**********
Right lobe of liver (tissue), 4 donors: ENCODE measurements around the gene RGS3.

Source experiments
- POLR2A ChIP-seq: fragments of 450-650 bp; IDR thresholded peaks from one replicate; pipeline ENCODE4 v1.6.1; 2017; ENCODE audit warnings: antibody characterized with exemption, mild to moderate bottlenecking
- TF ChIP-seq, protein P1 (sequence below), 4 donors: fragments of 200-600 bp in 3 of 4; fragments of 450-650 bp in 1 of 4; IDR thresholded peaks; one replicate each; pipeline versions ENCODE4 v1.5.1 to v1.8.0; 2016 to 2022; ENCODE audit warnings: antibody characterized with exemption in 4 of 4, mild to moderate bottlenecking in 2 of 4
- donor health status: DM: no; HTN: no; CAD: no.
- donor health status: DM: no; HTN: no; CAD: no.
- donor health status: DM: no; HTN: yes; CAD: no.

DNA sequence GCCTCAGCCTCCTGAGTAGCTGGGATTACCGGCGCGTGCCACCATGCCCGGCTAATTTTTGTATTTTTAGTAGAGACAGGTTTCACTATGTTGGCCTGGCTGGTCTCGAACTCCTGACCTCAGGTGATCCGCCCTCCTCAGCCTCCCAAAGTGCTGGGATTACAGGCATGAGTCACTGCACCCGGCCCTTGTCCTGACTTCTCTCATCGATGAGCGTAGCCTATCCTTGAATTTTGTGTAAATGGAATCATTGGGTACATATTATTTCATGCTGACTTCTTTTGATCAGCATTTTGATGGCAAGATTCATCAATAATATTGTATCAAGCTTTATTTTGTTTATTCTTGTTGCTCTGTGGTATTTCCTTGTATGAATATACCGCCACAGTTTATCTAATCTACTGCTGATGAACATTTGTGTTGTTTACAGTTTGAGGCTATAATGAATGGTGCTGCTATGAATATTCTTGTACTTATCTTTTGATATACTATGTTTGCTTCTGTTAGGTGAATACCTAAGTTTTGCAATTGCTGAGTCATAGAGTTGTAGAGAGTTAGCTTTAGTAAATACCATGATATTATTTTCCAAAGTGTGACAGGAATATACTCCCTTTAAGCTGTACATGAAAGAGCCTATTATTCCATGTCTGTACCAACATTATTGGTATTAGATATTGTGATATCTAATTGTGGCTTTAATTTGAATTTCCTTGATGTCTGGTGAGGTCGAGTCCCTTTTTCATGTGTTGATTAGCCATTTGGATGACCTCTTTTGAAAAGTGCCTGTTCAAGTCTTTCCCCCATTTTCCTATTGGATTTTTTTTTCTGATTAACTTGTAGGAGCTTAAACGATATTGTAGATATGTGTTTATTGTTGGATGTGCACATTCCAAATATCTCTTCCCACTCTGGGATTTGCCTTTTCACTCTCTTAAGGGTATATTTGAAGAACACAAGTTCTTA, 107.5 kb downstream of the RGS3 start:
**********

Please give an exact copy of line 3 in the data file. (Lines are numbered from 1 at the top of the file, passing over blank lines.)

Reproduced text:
- POLR2A ChIP-seq: fragments of 450-650 bp; IDR thresholded peaks from one replicate; pipeline ENCODE4 v1.6.1; 2017; ENCODE audit warnings: antibody characterized with exemption, mild to moderate bottlenecking